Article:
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Carriers are shifting delivery of wide area network services from inflexible hardware to more agile software that is expected to bring significant benefits to a company's branch network.
Carriers that provide managed WAN services prefer to distribute software called virtual customer premise equipment (vCPE) to reduce costs. Virtual CPE lets carriers deploy or add services remotely through an update, rather than send a technician to install high-maintenance hardware in a customer's data center.
The shift to virtual CPE, which started in earnest over the last year, has gotten a warm reception from enterprises, said Rohit Mehra, an analyst at IDC. Many companies attracted to virtual CPE are "looking for ways to optimize and provide more agility to their remote sites and branch offices."
The foundation for vCPE is network function virtualization (NFV), a framework carriers use to build software-based network services in their data centers. Major carriers, including AT&T, Verizon, Deutsche Telecom and SK Telecom, are in the process of moving hardware-based network services to software-based systems running on virtual machines. AT&T, for example, wants to virtualize more than 75% of its network functions by 2020.
Carriers' progress in NFV will be the focus of the NFV World Congress this week in San Jose, Calif.
Carriers' NFV work has led to delivering routing, firewalls and other virtual network functions (VNFs) through vCPE, a trend called enterprise NFV. Companies believe enterprise NFV will simplify connecting branch office networks to a public cloud and software as a service (SaaS) applications, Mehra said.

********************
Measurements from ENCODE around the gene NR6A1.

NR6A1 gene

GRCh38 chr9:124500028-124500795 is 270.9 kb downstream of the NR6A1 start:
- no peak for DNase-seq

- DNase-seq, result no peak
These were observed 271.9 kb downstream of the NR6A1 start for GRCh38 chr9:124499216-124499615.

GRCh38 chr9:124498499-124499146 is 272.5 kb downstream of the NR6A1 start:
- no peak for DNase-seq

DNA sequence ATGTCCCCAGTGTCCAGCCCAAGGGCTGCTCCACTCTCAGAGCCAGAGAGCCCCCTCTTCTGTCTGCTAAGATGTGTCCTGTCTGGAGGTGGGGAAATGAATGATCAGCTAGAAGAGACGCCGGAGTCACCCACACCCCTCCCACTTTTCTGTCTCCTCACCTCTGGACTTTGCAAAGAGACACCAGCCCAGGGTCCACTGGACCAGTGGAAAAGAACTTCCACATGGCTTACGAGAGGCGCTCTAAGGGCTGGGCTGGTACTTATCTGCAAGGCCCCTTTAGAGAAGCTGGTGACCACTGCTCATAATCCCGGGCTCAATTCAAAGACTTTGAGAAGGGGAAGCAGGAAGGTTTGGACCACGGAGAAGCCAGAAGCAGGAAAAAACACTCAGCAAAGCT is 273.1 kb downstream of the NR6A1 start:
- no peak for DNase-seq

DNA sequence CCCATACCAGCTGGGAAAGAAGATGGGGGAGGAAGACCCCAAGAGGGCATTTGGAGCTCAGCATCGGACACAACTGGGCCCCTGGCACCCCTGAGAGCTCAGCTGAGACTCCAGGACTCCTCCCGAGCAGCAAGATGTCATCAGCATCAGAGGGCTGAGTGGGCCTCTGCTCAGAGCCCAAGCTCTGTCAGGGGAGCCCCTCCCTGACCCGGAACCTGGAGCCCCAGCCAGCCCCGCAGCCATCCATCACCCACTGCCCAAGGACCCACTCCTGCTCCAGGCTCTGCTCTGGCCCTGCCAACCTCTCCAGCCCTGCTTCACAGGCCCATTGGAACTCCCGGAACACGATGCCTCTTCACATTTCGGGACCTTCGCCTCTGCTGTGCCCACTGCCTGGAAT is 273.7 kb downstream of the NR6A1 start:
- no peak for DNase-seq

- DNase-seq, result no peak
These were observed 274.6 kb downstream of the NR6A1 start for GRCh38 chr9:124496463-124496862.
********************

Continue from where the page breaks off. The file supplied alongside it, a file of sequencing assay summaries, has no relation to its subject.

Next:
"The complexity and capacity needs [for cloud and SaaS applications] have grown multifold," he said.
Connecting a branch network to online applications is simpler through virtual CPE than having the Internet connection go through hardware in the corporate data center. A more direct link to a company's WAN improves the delivery of Internet-based business applications, such as Microsoft Office 365, Salesforce, and online voice and video conferencing.
Integra, a telecommunications service provider that serves 11 states in the western U.S, has used NFV to build a hosted PBX service. Rather than deploy PBX hardware in a customer's data center, Integra runs a virtual instance of the PBX in its data center.
"Now all we're doing at the customer premise is setting up our fiber network to serve that customer and placing phones at their desks that go back to a centralized cloud infrastructure," said Stephen Fisher, vice president of network planning and security at Integra.
Vendor activity in the virtual CPE market
Enterprise interest in vCPE led Cisco to introduce last month a software-based version of the branch platform it provides on its Integrated Service Routers. Cisco's enterprise NFV platform will deliver some VNFs, including virtual routers, firewalls, WAN optimization and wireless LAN controllers.
The platform includes KVM hypervisor-based software for hosting VNFs on x86 infrastructure. The software, called the NFV Infrastructure Layer, will assist in service chaining and come with open APIs for deploying third-party VNFs, according to Cisco.
Non-Cisco VNFs could one day come from online app stores. Service provider Masergy Communications launched last June a portal, called Virtual f(n), for downloading and deploying VNFs. The first products available included Brocade routers and Fortinet firewalls.
Last November, Juniper Networks introduced the Cloud CPE that included a software-based router with a variety of VNFs for running LANs. The platform, which runs on commodity x86 hardware, could be deployed on a carrier's or its customer's data center.
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